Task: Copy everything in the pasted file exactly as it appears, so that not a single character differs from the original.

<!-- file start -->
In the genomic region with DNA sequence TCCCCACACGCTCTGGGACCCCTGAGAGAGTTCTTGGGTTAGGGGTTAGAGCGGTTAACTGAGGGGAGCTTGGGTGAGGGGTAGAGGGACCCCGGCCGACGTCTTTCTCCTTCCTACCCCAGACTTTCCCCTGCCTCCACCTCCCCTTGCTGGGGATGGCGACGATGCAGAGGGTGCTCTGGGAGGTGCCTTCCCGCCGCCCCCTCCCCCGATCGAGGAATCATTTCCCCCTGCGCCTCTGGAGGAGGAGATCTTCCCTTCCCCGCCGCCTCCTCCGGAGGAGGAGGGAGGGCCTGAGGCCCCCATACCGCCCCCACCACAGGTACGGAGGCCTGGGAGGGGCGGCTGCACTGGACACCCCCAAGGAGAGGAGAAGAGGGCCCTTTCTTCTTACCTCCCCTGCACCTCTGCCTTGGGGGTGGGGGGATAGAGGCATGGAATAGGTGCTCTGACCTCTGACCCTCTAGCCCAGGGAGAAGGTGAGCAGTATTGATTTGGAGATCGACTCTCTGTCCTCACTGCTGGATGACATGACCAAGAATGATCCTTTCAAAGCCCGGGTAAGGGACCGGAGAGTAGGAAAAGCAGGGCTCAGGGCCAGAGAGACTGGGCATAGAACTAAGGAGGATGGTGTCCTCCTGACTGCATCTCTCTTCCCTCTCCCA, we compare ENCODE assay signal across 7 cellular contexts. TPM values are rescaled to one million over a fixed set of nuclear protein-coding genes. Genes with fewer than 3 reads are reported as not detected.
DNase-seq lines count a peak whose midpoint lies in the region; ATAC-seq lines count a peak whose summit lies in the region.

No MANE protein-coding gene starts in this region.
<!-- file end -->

In the genomic region with DNA sequence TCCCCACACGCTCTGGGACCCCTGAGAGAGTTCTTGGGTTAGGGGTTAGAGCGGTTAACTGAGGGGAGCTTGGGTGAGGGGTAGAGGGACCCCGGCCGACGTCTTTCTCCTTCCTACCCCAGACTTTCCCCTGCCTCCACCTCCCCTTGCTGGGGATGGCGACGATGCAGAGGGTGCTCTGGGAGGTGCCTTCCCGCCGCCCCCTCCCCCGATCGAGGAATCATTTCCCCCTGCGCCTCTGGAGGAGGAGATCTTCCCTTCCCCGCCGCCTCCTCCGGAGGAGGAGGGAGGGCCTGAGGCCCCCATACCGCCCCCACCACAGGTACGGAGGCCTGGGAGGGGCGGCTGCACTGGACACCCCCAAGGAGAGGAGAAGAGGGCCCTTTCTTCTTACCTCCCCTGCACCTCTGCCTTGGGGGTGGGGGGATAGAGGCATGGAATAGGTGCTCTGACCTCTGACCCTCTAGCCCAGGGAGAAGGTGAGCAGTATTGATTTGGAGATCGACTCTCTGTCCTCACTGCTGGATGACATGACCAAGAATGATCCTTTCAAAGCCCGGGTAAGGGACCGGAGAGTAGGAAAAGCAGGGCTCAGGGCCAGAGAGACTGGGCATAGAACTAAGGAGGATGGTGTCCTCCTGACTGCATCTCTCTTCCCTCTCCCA, we compare ENCODE assay signal across 7 cellular contexts. TPM values are rescaled to one million over a fixed set of nuclear protein-coding genes. Genes with fewer than 3 reads are reported as not detected.
DNase-seq lines count a peak whose midpoint lies in the region; ATAC-seq lines count a peak whose summit lies in the region.

No MANE protein-coding gene starts in this region.